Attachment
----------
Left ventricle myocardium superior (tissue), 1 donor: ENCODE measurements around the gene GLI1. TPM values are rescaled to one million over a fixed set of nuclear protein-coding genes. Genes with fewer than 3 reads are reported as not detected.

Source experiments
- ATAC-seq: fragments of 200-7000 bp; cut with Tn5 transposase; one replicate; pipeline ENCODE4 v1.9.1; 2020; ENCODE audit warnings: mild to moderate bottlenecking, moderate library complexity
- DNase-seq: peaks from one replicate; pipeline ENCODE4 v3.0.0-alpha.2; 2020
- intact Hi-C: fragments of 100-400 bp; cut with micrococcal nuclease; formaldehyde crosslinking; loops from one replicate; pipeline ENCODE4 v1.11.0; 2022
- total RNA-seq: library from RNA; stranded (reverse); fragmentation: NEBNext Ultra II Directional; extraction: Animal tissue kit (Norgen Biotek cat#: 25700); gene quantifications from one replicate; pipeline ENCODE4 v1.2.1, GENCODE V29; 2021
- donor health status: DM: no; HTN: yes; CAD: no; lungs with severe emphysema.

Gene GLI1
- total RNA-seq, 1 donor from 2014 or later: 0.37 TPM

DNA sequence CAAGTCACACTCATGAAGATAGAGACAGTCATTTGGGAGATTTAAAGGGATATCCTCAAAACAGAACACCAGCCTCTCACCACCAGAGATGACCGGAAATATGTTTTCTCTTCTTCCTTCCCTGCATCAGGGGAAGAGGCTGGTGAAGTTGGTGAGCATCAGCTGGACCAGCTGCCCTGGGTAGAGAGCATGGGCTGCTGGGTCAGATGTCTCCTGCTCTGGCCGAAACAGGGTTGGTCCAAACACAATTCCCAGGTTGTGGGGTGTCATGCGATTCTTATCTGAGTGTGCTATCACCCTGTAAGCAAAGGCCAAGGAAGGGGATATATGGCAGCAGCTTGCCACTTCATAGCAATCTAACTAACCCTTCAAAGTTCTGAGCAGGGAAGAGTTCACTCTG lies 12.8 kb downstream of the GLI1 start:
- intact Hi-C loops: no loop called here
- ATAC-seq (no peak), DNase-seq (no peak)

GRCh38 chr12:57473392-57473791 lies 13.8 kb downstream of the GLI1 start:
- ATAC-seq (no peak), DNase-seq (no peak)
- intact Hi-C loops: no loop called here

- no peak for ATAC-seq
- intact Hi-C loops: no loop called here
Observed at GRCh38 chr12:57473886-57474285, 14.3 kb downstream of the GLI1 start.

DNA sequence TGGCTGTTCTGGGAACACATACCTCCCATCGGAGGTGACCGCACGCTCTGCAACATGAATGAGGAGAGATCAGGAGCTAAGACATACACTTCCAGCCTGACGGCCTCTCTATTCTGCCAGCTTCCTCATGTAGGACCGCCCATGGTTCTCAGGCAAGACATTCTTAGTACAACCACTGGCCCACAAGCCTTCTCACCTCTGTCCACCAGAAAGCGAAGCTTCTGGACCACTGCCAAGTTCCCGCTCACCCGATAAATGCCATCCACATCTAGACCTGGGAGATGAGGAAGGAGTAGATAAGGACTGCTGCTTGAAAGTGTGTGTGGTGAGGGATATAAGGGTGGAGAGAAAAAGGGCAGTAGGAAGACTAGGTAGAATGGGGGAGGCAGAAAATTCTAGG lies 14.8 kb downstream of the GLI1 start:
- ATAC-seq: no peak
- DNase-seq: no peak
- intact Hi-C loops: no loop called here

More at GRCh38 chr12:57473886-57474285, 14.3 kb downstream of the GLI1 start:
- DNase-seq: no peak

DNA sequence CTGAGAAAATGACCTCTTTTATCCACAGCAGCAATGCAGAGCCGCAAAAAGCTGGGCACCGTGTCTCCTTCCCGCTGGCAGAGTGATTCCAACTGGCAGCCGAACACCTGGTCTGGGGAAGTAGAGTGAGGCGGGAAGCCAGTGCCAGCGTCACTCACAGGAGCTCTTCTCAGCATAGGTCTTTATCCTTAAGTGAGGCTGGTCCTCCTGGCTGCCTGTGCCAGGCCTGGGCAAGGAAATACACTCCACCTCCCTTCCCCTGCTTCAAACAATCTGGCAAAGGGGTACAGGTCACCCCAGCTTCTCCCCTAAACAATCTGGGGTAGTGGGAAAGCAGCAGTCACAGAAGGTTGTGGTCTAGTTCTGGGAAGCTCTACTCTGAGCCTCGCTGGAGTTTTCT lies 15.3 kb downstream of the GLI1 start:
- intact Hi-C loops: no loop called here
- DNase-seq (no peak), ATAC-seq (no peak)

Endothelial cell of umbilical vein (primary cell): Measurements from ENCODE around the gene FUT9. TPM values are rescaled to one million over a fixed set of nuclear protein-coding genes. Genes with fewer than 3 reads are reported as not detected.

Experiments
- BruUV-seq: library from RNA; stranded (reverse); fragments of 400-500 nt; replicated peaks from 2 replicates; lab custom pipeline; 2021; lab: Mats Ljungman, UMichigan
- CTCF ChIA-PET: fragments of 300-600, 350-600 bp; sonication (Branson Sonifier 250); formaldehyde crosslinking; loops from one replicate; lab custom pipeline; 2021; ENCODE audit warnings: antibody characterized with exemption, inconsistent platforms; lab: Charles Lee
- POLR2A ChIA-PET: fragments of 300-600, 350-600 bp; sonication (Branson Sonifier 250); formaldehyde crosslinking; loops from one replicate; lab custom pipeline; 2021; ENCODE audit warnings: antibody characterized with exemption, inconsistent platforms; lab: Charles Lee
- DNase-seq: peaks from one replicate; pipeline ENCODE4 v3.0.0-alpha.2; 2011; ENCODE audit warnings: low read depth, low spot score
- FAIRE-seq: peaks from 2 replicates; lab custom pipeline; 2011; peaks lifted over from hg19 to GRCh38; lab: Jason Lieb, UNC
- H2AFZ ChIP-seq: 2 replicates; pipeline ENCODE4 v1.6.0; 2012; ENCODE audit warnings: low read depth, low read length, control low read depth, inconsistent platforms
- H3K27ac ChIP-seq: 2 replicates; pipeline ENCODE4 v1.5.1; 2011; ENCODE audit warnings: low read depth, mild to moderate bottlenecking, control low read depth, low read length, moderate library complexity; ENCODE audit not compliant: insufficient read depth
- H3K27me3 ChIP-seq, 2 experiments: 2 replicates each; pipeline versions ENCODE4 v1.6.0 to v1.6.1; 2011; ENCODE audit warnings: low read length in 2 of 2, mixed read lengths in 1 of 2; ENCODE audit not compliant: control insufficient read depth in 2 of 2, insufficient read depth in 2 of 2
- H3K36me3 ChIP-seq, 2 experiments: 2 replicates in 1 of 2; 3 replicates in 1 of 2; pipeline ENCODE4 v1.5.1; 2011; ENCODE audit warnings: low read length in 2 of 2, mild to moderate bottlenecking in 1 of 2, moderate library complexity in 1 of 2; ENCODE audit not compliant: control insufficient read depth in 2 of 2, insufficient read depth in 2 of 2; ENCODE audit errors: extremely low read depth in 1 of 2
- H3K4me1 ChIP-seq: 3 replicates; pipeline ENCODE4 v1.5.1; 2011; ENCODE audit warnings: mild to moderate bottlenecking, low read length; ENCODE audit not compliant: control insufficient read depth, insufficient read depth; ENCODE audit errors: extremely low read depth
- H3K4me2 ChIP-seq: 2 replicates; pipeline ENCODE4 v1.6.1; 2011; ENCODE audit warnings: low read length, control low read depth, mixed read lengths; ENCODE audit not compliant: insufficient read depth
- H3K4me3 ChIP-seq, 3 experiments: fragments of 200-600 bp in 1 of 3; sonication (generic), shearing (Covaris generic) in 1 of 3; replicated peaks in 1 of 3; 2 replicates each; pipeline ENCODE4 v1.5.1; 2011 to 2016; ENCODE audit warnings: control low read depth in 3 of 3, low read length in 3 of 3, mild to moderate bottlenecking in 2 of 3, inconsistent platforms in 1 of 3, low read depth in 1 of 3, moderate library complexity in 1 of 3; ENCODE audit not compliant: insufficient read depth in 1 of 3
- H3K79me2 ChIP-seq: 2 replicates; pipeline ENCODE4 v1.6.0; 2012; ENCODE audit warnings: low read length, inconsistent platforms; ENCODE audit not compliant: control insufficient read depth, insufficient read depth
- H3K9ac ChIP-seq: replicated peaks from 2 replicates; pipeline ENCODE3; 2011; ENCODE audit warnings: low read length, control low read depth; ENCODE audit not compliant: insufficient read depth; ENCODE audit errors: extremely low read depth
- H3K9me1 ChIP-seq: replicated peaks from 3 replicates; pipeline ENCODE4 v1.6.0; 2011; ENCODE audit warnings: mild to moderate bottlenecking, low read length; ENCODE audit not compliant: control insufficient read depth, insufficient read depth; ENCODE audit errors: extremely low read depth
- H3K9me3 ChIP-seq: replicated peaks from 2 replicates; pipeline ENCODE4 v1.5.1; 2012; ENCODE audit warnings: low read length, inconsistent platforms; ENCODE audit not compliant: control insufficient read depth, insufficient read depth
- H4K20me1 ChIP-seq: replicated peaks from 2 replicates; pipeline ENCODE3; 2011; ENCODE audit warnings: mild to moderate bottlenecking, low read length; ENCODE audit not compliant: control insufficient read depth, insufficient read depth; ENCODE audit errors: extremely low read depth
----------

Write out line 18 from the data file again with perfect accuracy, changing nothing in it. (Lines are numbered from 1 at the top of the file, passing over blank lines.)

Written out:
Observed at GRCh38 chr12:57473886-57474285, 14.3 kb downstream of the GLI1 start.